“Social distancing” isn’t easy in jails and prisons. Many states and localities are issuing orders to release inmates in an effort to prevent spread of the novel coronavirus. But while it makes sense to release some first-time and low-level offenders, some states and counties are going about it in a way that puts the public at risk.
Inmates in jails and state and federal prisons are routinely held in close proximity. Municipal and county jails, which hold defendants awaiting trial, have a much higher turnover, creating a ripe environment for transmission of the coronavirus. Prudence dictates taking steps to prevent this, but prudence also prioritizes public safety—and the blanket release of entire classes of suspected or convicted offenders, regardless of risk, must not happen. Individual risk assessments must be applied before releasing anyone.
In places that have failed to do this and instead rushed ahead with blanket release orders, the consequences are real. In Kentucky, Jacob Burnett was released from a Louisville jail because of coronavirus concerns. He’d served only two weeks of a two-year sentence for possession of a firearm by a felon. Four days after being released he allegedly stabbed someone to death and was rearrested and charged with murder. New York officials have thrown caution to the wind, releasing 50 inmates from the Monroe County jail. Eight of those sprung are registered sex offenders, including three considered “level 3” offenders—deemed by the courts as the most likely to re-offend.
At the other extreme, the Federal Bureau of Prisons holds thousands of nonviolent offenders in minimum-security camps. These are inmates with an extraordinarily low risk of recidivism, yet the bureau has refused so far to send prisoners to home confinement, where they can be electronically monitored. Why are high-risk local and state inmates being hurriedly released, while relatively low-risk federal prisoners are held in an environment where they are at risk of getting sick?
There’s a rational and expeditious way to reduce the spread of the coronavirus in prisons and jails. Begin with pretrial detainees, who have yet to be convicted. They must be subjected to risk assessments to identify and release those who present no significant threat to public safety. Risk assessments involve an empirical calculation that determines a person’s risk of flight or rearrest based upon his individual criminal history. They ought to be natural supplements to judicial discretion. Those discharged can be released on their own recognizance—say, in cases of minor traffic or drug offenses—or to home confinement or electronic monitoring, where appropriate.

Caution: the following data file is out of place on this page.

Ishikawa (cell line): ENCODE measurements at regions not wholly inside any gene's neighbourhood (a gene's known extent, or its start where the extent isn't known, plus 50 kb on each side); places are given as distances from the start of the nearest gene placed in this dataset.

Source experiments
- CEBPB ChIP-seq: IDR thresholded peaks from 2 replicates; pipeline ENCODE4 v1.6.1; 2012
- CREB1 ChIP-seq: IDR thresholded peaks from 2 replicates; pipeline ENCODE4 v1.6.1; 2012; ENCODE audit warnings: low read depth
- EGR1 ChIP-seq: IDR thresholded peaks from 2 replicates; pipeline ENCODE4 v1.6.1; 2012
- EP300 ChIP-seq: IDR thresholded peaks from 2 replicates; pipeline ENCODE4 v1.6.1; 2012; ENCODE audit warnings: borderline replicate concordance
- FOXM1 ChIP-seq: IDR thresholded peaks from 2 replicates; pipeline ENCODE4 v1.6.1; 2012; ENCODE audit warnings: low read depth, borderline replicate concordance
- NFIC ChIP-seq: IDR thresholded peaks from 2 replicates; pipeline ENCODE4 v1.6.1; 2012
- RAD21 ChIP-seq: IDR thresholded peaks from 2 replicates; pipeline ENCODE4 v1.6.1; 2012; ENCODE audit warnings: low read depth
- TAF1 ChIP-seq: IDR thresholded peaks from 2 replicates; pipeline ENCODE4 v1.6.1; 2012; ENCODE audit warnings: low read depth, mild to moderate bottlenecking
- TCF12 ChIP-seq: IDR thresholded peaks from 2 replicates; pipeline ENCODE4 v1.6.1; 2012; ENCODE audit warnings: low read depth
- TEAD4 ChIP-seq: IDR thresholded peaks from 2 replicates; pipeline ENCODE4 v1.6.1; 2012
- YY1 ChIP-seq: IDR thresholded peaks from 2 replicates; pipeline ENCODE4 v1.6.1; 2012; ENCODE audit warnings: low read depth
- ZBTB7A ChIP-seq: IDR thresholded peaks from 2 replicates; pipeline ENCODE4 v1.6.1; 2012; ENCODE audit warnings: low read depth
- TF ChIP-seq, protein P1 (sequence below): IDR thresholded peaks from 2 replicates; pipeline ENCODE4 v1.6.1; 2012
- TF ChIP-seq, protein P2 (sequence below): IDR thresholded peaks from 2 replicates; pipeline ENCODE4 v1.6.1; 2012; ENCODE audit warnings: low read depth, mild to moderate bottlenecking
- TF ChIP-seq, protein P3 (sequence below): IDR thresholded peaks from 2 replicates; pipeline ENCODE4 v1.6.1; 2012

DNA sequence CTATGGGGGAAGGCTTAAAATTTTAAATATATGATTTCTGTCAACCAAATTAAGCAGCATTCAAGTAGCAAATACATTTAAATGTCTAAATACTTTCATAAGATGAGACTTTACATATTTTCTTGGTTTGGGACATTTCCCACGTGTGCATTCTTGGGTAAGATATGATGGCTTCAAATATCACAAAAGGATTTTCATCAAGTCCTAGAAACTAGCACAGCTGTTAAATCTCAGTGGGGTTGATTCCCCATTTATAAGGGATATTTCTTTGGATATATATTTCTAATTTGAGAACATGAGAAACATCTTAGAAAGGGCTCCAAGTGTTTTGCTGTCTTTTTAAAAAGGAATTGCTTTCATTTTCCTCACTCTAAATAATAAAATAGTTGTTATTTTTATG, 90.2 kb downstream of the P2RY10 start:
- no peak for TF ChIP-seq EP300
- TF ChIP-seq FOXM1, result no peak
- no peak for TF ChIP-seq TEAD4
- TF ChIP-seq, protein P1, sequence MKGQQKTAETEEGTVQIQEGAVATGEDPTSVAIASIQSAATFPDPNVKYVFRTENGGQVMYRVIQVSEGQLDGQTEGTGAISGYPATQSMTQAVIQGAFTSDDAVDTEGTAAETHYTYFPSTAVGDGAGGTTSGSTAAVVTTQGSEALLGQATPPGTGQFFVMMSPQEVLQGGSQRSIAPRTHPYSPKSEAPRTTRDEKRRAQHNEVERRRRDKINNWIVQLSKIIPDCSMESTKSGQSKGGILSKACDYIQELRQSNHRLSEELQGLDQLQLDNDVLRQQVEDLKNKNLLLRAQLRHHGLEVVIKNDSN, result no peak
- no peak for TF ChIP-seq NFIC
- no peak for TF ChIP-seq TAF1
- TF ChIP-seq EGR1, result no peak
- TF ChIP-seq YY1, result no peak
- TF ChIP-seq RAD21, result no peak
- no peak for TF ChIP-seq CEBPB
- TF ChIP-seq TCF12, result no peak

Meanwhile, nonviolent state and federal prisoners—and the elderly, the immunocompromised and those imprisoned for technical violations—should be released and placed under supervision. These decisions must be made on an individual basis, and include a review of the inmate’s criminal history and behavior while behind bars.
In some state and federal prisons, staff and prisoners alike have tested positive for Covid-19. Yet out of fear that they’ll appear soft on crime, the agencies responsible for these facilities have failed to act. Social distancing and constant hand-washing are impossible when you’re incarcerated or work in a prison. There’s not a lot of hand sanitizer on the inside. No one deserves a death sentence for failing a drug test or missing a meeting with a probation officer.
The spread of the novel coronavirus has understandably created many issues that are competing for our attention all at once. Public health is on that list. But so is public safety. Elected officials must not foolishly privilege one over the other, which is what blanket releases of inmates do. Instead, we can sensibly protect both health and safety by basing release decision on risk to the community. The tools and the knowledge to do this already exist.